If you’re thinking about going abroad, I sincerely hope you do. It’s the best time of your life. However, when you move, on your own, to an entirely different country, there are a few things you are going to have to think about:
- How you’re going to pay for things. Are you going to get a job? If so, odds are that you are going to need a bank account in your new country. This means a new debit card and potentially a new credit card. The thing that really got me though was trying to figure out how the tax laws here work. I’m still working on it but I’ll get back to you if ever figure it out. If you don’t get a bank account in your new country, you should know if your home bank partners with any banks there. This way, you can avoid higher transaction fees when you get cash from an atm. Make sure your credit card has a chip and tell your bank that you will be traveling. When I went abroad my first time, I paid for most things with cash. I minimized my transaction fees by taking out larger chunks of money less often. I never carried all my cash with me though, remember that.
- How you’re going to contact other humans. I had to go back into the stone age during my time in Australia. By the stone age, I mean that I am using a “burner phone” with numbers I actually have to dial, T9 texting, and a lack of data. It’s a step up from my first flip phone and it cost $20. It’s a good option for anyone who’s not living somewhere permanently. I still have my smartphone here with an international plan to call and text people back home. I can only use the internet over wifi since I have little to no data. A lot of people unlock their phones and use international sim cards but this was not an option for me.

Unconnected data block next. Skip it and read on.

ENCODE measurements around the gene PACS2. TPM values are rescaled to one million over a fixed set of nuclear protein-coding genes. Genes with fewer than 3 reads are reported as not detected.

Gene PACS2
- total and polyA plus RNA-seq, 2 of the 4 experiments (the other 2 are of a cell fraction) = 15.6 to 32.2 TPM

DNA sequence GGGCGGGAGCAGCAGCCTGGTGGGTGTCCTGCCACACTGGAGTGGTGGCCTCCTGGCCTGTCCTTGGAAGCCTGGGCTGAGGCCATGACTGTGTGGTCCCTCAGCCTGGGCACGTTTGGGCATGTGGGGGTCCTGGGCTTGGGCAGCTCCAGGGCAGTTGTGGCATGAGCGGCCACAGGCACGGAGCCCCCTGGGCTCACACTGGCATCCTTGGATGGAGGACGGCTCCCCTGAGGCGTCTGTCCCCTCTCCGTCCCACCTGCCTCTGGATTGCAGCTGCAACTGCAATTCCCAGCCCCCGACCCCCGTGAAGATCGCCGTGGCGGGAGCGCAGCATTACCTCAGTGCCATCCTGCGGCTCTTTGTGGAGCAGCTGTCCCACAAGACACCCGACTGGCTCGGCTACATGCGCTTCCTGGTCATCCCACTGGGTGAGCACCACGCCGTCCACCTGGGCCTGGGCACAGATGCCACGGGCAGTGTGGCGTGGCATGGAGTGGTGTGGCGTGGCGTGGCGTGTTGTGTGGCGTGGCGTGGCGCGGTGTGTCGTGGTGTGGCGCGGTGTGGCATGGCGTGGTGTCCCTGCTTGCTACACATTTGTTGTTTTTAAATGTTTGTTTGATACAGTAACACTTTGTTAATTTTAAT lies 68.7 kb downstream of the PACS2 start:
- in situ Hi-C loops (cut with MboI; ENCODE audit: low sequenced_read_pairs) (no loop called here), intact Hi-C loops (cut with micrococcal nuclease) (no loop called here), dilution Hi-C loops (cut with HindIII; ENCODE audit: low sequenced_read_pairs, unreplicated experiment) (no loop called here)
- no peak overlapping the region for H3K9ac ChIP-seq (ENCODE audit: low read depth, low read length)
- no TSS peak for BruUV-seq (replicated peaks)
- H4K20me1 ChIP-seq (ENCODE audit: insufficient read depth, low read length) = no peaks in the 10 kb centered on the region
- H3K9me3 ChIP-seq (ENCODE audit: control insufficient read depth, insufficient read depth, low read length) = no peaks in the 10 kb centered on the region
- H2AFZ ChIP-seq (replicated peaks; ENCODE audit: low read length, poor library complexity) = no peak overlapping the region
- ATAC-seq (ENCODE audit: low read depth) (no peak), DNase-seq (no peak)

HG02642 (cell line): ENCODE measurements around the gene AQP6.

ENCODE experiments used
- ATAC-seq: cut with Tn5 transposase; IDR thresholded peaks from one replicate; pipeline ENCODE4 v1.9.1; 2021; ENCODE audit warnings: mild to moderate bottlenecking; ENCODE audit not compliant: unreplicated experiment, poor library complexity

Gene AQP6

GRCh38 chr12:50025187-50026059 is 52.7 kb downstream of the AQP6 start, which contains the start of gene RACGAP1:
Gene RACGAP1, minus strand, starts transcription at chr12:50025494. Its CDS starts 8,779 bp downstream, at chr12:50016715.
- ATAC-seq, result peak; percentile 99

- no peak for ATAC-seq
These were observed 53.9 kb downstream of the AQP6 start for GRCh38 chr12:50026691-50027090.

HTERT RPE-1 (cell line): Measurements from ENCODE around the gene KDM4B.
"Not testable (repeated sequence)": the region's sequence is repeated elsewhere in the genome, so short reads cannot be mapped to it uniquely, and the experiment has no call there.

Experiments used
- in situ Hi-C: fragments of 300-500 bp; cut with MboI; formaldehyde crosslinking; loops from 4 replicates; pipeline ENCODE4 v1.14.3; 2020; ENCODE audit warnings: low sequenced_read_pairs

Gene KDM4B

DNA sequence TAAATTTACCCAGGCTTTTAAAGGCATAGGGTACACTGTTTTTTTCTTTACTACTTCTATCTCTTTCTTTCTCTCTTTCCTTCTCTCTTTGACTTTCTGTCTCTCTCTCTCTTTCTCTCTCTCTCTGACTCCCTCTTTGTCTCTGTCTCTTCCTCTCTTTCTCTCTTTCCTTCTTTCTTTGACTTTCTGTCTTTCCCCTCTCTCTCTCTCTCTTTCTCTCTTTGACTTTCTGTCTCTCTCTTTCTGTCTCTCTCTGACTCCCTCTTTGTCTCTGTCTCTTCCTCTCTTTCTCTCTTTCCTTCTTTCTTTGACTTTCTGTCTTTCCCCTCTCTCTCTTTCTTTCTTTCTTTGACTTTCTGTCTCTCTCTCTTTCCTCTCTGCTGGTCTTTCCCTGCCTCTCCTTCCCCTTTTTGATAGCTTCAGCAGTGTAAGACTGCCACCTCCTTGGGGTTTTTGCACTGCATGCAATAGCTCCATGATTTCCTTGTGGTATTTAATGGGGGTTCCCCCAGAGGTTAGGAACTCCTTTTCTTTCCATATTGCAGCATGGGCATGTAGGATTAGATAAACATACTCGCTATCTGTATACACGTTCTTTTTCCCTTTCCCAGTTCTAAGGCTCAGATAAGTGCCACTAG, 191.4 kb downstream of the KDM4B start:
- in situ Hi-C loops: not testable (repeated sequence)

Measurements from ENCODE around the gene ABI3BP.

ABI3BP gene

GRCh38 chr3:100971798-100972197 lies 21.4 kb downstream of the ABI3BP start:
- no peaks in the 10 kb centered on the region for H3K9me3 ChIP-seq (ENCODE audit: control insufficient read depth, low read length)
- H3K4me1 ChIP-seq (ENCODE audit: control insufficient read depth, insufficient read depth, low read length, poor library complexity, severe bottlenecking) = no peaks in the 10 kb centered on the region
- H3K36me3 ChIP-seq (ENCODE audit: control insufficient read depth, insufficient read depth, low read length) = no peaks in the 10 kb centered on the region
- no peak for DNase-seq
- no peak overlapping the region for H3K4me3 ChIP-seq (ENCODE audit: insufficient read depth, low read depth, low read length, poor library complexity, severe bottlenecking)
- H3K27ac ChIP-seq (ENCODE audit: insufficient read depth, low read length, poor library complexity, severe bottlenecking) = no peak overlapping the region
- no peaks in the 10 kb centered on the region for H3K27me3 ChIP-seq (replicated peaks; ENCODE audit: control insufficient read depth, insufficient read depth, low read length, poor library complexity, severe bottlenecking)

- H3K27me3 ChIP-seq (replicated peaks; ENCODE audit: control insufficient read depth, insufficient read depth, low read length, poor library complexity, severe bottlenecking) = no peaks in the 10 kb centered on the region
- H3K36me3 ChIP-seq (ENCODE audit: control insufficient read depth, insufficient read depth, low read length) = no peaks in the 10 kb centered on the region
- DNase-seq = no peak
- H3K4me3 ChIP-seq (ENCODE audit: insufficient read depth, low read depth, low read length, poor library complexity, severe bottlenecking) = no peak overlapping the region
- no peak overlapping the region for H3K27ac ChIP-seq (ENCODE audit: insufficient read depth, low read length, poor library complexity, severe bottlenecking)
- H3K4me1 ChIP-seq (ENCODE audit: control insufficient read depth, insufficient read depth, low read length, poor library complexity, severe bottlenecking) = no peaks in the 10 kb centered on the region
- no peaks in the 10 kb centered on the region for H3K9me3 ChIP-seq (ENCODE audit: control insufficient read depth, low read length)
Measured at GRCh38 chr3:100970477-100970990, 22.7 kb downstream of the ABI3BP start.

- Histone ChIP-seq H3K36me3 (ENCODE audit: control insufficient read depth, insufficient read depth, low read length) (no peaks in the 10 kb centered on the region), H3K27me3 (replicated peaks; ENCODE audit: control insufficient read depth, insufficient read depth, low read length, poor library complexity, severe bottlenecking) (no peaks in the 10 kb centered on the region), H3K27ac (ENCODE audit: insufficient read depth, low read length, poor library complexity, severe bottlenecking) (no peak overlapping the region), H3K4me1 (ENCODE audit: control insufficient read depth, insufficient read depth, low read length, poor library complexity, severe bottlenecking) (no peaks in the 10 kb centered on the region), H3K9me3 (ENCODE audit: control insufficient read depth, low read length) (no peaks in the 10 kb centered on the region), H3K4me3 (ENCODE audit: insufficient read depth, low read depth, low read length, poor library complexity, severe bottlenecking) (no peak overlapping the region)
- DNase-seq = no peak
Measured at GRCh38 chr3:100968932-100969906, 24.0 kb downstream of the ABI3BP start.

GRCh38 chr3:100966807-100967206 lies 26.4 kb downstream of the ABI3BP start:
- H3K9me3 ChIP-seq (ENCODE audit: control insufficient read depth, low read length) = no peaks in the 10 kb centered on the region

- How you’re going to eat. I eat out probably once during the week and definitely a few times on the weekend. What can I say? Sydney has really good food and it calls out to the foodie in me. It has world famous milkshakes for crying out loud. I can’t stay away. However, during the majority of the week, I do cook my meals. This means planning out meals on Saturday and grocery shopping and meal prepping on Sunday. Yes, it’s a hassle, but it’s the best way to stick to a budget.
- How you’re going to get around. If you’re traveling to Europe, lucky you. You will have one of the best public transportation systems in the world. Australia’s public transit system has still got a lot on America though. I have a car back home which I was (obviously) unable to take with me. I use the train system the most and the buses on occasion. The best thing to do for public transit is to find out what most of the locals use. In London, they use an Oyster Card. In Sydney, they use an Opal Card. The opal card is a refillable card I use to get on and off the trains and buses. It’s cheaper and faster than buying a train ticket each time. I have a cap on $7 dollars per day, so any ride after that is free and, since I’m an exchange student, I also get halfoff my fares with this card. It is definitely beneficial to think of the transport as soon as you get there because it will save you time and hassle. I didn’t figure it out until a couple weeks in and the first few weeks, it was very difficult to get around.
- How you’re going to travel. This is different than how you’re going to get around. By how you’re going to travel, I mean the extra trips that everyone tries to take on weekends. Figure out when the cheapest flights are, when you have free weekends, where you’re going to stay, and what kinds of things you want to do. The further in advance you plan it, the less risk you have of getting somewhere with no place to stay, the more money you’ll save on flights, and the less chance you have of missing out on something that you want to do. I’ve planned a few last minute things, but it’s always nice to have a set plan in advance.